Dollar Bank Three Rivers Arts Festival

Dollar Bank Three Rivers Arts Festival

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Dollar Bank Three Rivers Arts Festival

Dollar Bank Three Rivers Arts Festival

Fri, Jun 5 - Sun, Jun 14, 2020
  • Pittsburgh Cultural Trust
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Over the last month, the COVID-19 pandemic has changed life as we know it across every sector. The Pittsburgh Cultural Trust has been forced to cancel or postpone more than 100 arts experiences, educational opportunities, and events in an effort to keep our guests, staff, volunteers, and artists healthy. It is with a heavy heart that we acknowledge that the Dollar Bank Three Rivers Arts Festival is not immune to the challenges of gathering during the ongoing COVID-19 pandemic. The Festival, originally scheduled for June 5-14, 2020 throughout Point State Park, Gateway Center, and the Cultural District, will not take place physically this year.

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The Dollar Bank Three Rivers Arts Festival, a production of the Pittsburgh Cultural Trust, is a celebration of the arts in downtown Pittsburgh, Pennsylvania unlike any other in the nation. It has achieved a reputation as the nation’s premiere free arts festival, drawing nearly 500,000 visitors over ten days for world-class, multi-disciplinary performing and visual arts attractions.

The Festival begins on the first Friday in June and takes place at the confluence of Pittsburgh’s famed three rivers in Point State Park, throughout picturesque Gateway Center, and in the city’s renowned Cultural District.

Our Vision
Why we do it: Art matters. We envision our region as a place where impactful, artful experiences contribute directly to the quality of life for everyone and are embraced as essential for the entire community.
How we do it: We talk and make art. We envision the Festival as a safe place for the open exchange of creativity and dialogue, ideas and participation.
What we do: We present everything from “fun” to “wow factor.” We envision a full spectrum of programming that collectively creates vibrancy throughout downtown Pittsburgh, provides respite and fun, and evokes a sense of awe and wonder.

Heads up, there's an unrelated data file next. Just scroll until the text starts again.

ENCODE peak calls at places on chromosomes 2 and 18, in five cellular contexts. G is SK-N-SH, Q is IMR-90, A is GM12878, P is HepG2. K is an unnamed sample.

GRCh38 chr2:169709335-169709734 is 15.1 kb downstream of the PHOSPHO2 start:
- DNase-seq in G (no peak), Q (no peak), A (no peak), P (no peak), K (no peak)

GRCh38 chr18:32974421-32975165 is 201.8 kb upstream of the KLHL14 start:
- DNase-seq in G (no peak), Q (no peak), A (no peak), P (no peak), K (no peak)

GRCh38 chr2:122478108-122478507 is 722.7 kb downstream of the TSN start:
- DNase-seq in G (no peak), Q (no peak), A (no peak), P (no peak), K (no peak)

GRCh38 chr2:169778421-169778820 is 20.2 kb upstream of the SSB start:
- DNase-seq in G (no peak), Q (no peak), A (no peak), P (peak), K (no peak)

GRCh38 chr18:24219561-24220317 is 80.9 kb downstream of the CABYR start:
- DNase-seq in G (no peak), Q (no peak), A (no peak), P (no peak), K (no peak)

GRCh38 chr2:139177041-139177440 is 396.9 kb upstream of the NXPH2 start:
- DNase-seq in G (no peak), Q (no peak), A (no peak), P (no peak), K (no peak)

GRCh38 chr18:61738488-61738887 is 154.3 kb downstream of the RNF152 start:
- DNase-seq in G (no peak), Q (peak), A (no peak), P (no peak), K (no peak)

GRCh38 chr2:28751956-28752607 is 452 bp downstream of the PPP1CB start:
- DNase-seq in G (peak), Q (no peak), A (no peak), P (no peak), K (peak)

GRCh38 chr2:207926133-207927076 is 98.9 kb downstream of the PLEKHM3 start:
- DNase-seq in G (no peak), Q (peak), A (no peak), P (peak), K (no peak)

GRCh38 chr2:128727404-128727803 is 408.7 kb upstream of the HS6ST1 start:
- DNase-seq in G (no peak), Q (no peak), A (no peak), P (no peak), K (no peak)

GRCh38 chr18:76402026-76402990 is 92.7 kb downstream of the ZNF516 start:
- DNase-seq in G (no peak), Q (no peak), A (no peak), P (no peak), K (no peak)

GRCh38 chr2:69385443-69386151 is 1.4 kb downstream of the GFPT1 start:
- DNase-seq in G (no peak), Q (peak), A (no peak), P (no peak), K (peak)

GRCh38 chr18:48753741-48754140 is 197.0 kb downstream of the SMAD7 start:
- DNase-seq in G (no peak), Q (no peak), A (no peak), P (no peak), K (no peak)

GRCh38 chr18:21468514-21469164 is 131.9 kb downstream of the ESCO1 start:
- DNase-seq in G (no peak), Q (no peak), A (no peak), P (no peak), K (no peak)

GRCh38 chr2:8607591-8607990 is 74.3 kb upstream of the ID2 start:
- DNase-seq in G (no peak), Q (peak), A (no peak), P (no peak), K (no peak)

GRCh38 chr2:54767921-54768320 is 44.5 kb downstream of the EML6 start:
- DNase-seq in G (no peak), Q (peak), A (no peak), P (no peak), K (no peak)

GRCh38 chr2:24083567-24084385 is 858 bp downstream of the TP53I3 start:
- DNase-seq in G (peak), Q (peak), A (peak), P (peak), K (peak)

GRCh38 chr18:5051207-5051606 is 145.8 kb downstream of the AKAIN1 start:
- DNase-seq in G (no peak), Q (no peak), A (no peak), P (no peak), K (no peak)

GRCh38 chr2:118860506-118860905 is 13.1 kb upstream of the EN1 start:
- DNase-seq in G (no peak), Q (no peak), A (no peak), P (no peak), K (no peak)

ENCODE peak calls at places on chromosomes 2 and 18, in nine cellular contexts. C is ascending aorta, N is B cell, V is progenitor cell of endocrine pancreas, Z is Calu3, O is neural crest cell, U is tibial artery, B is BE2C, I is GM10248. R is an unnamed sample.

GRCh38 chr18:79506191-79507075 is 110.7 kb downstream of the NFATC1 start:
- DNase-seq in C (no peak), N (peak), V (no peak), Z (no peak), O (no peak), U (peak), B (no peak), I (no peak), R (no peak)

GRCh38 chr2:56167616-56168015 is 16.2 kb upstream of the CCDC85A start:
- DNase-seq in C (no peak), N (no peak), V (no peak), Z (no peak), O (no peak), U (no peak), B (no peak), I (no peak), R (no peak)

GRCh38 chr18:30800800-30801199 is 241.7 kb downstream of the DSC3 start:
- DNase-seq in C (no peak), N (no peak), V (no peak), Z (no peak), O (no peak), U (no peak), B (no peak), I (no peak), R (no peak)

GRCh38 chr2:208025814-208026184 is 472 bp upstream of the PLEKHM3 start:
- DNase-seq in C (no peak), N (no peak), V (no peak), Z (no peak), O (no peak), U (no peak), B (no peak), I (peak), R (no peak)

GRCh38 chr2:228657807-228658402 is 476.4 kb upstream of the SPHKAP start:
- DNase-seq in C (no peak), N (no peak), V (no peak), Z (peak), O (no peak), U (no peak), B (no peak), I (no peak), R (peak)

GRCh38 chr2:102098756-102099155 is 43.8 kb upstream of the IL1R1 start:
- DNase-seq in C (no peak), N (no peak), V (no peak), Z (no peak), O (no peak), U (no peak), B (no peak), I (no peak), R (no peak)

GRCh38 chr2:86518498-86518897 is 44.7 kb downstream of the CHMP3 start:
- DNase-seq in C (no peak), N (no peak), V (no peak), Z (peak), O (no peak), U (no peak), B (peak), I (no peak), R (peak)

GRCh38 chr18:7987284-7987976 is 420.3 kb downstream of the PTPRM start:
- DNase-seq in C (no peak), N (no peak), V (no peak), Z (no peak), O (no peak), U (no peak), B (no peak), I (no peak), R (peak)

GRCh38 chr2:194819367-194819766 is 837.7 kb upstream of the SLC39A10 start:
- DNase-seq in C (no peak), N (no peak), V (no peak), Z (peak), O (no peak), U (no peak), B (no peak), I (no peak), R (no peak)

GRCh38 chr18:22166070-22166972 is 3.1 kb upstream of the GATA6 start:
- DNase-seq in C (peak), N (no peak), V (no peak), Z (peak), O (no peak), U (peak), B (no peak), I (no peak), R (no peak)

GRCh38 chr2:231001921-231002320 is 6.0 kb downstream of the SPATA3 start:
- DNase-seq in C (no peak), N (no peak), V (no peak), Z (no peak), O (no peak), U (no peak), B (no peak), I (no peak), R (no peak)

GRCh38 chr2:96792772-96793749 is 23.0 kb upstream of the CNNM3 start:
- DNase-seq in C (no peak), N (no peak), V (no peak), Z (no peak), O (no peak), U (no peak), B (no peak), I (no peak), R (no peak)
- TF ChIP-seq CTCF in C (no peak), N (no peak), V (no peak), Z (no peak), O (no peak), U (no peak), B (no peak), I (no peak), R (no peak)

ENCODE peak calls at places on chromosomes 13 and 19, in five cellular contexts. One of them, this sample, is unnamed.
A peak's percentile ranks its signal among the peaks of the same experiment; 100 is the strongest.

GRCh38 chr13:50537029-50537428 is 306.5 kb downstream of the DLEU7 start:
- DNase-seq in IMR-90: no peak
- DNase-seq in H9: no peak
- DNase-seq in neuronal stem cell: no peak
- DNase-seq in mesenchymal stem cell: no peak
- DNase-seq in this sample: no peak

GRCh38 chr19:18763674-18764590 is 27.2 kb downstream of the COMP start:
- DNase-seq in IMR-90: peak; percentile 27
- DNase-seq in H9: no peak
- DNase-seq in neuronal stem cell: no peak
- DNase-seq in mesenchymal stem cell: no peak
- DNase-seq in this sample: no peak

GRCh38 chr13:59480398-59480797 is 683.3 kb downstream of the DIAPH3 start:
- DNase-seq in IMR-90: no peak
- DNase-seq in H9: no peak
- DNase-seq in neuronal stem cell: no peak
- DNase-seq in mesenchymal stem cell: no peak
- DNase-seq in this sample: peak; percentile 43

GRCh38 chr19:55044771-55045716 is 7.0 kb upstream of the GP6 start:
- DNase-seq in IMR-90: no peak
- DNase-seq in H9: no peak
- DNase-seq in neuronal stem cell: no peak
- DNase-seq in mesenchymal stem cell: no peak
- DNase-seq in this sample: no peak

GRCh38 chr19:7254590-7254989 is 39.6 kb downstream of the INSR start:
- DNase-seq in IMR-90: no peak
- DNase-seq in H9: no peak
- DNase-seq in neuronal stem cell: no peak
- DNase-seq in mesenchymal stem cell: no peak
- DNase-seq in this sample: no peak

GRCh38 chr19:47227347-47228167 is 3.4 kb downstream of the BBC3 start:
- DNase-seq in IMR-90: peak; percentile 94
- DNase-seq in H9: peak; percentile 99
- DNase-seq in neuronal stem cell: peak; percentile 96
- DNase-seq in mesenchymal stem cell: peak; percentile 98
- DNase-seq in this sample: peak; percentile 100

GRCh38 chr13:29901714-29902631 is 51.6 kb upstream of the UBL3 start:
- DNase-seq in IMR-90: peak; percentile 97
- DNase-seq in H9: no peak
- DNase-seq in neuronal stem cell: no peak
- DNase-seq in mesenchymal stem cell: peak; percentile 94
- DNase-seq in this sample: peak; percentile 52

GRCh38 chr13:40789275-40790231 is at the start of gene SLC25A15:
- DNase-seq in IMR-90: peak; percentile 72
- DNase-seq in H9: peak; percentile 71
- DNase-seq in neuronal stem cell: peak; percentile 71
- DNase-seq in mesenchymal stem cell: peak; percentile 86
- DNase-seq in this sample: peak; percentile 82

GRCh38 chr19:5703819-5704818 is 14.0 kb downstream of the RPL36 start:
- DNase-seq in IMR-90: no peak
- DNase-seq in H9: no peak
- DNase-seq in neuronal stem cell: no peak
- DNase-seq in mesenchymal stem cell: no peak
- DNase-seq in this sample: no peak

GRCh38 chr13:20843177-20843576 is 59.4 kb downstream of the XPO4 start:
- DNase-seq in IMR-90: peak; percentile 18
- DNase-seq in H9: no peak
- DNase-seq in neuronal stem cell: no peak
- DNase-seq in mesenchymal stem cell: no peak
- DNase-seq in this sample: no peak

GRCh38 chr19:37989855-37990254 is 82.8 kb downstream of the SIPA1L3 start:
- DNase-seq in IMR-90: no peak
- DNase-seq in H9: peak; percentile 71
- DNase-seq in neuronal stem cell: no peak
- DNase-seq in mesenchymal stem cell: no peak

Our History
“All anyone really wanted was a little outdoor art show near Carnegie Institute, some paintings, perhaps, scattered along the mall among the trees outside Carnegie Library. Adolph Schmidt – the Festival’s first chairman – persuaded the “founders” to take the show downtown, and the Three Rivers Arts Festival was born…

People who were not gallery or theater-goers had their first glimpse of live actors and dancers, saw photographers stretch the dimensions of light and color, moved among pieces of sculpture, and watched artists turn chunks of clay, glass, wood and metal into bits of beauty.” - From the 1979 Three Rivers Arts Festival program

Three Rivers Arts Festival quickly grew from the “little outdoor art show” cited above to what is today the region’s largest multidisciplinary showcase of visual art and performing arts. Despite a rapid growth, the Festival’s mission to connect the community to arts and culture has remained consistent throughout the event’s history.

Founded in 1960 by the Women’s Committee of the Carnegie Museum of Art, Three Rivers Arts Festival has presented, during its vast and varied history, more than 10,000 visual and performing artists and entertained millions of residents and visitors. Such notable and memorable stage performances have included Ella Fitzgerald, Ray Charles, Phillip Glass, Steven Reich, Smokey Robinson as well as literary legends Allen Ginsberg and Spalding Gray. Contemporary dance artists Bill T. Jones and Arnie Zane, Lar Lubovitch, Pucci:Sport and many others have performed, and within recent past, concerts have featured Norah Jones, The Avett Brothers, Wilco, Sonic Youth, The Wailers and the Black Keys.

Among the long list of visual artists who have graced the Festival galleries and public exhibition spaces, noted visionaries have included Otto Piene, Louise Nevelson, Keith Haring, and Nam June Paik. Today the cultural legacy of the visual arts program of the Festival can be seen throughout the city with permanent, commissioned works: Clement Meadmore’s “Up and Away”; Kenneth Snelson’s “Forest Devil”; and “Pittsburgh” by John Henry located in Frank Curto Park alongside Bigelow Boulevard.

In 2009, Three Rivers Arts Festival faced a new turning point in its history as a production of the Pittsburgh Cultural Trust, further advancing the shared mission of each organization to foster economic development through the arts and to enhance the quality of life in the region. Looking to the future of the festival, Mary Thomas of the Pittsburgh Post-Gazette wrote: “The Cultural Trust’s task is to remain true to traditional audiences while attracting new visitors with experiences that will wow both. It looks like they’re well-suited to the task.”

Event Date


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